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Introduction to Squirrel SQL Database Client
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Part I, setting up Squirrel SQL

Squirrel SQL logo


I've been doing contract work for several years. Different clients use different relational database systems (RDBMS). Some clients use Oracle, others use Sybase, while others use SQL server or DB2. I have also used MySQL and Postgresql for some personal projects. Most RDBMSs include an SQL client that makes it easy to work with them, however each of these SQL clients has their own idiosynchrasies. When you switch RDBMS systems as often as I do, it is hard to get used to using a different SQL client for each project.

Squirrel SQL is a very powerful universal database client. It is written in Java therefore it requires a Java Runtime Environment (JRE) or Java Development Kit (JDK). As long as the RDBMS system you are using has a JDBC driver, Squirrel SQL can connect to it. In this day an age, virtually all RDBMS systems have a JDBC driver, therefore Squirrel SQL can connect to virtually all RDBMS systems.

In this article we will illustrate how to set up and work with Squirrel SQL.

Downloading and Installing Squirrel SQL

Squirrel SQL can be downloaded from their download page. The downloaded file should be named something like squirrel-sql-2.2final-install.jar (the exact file name depends on the version downloaded).

To install Squirrel SQL, change from a command line and type "java -jar squirrel-sql-2.2final-install.jar" (again, exact file name depends on the version). This will launch a user friendly graphical installer. Just follow the prompts to get Squirrel SQL installed.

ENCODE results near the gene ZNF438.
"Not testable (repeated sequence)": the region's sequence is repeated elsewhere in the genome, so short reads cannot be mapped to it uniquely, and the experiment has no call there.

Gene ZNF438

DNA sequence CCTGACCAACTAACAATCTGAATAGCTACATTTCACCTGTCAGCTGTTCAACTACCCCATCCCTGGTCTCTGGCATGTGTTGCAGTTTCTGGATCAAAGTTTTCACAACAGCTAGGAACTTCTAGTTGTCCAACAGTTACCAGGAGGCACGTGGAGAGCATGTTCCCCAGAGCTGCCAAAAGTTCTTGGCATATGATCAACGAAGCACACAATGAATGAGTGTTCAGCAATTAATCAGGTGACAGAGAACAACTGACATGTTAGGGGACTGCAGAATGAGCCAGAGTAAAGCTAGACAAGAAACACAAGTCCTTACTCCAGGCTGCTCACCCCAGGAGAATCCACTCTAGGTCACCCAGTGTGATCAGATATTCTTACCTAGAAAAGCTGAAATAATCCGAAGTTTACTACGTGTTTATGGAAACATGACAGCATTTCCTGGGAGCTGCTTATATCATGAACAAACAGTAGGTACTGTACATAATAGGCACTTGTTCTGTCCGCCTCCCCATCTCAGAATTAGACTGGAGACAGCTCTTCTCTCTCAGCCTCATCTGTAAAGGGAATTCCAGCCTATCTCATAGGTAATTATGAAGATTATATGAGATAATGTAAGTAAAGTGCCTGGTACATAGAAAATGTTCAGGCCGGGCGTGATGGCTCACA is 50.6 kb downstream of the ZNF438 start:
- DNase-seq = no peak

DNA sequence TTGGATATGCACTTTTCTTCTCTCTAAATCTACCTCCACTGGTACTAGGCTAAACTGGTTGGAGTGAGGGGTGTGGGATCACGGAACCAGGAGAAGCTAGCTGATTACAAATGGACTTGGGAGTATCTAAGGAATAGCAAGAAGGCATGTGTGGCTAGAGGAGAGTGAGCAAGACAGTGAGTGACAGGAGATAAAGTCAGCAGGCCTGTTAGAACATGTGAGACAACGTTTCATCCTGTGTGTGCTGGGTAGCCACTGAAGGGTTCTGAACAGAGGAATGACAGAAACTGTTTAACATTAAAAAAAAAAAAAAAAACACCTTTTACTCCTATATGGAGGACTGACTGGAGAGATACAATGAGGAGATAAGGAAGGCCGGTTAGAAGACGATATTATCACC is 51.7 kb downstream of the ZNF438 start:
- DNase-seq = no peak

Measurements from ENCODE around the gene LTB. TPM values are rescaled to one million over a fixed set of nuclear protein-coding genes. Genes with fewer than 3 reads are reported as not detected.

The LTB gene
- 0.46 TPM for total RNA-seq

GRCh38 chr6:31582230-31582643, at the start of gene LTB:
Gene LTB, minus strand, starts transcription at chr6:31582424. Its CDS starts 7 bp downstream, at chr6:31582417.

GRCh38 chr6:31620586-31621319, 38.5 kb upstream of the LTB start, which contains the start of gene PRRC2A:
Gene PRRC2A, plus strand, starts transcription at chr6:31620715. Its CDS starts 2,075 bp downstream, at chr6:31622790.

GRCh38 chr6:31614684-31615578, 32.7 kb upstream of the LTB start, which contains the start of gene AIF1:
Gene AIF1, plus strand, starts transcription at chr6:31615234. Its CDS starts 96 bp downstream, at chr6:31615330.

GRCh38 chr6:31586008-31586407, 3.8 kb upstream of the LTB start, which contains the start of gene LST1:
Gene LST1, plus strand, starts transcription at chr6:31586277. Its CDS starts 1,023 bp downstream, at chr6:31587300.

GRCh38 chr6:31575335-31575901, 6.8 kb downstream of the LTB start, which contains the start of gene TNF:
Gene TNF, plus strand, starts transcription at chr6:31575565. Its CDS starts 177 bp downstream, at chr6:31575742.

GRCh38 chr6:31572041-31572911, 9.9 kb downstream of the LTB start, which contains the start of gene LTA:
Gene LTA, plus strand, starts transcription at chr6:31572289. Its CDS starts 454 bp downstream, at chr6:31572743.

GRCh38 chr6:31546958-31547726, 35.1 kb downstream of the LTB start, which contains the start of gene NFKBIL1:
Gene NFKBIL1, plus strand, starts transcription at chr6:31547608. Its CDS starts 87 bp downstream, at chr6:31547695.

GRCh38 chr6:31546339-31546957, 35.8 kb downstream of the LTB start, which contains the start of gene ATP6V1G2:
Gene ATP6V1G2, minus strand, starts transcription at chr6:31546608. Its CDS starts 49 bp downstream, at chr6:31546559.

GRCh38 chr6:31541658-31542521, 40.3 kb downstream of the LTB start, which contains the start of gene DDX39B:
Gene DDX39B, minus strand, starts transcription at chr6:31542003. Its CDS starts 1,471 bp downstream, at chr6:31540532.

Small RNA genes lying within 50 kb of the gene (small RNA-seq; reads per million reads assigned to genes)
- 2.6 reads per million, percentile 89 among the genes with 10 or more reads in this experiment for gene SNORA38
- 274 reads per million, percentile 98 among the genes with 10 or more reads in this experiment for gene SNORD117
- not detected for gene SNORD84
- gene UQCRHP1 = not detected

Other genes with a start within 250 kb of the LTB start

Running Squirrel SQL

To run Squirrel SQL, change directories to the directory where Squirrel SQL was installed and execute squirrel-sql.bat for Windows systems, or squirrel-sql.sh for Linux, Mac OS X or other unix-like systems.

Squirrel SQL should look something like this when it is executed for the first time.

squirrel sql screenshot

The "Drivers" window shows all JDBC drivers Squirrel SQL comes preconfigured to use. As can be seen in the screenshot, most of the drivers have a red "X" next to them. This means that there is a problem with the driver. Since Squirrel SQL does not include JDBC drivers for most RDBMS, the reason we see a red "X" next to almost every driver is because the JDBC driver for these RDBMS systems is not in Squirrel SQLs CLASSPATH. In the next section we will explain how to add a JDBC driver to Squirrel SQL's classpath.

The "Aliases" window contains connection information for one or more databases. Since the screenshot is displaying Squirrel SQL after a fresh install, there are no aliases defined. Again, adding an alias will be discussed in the next section.

Next: Setting Up Squirrel SQL

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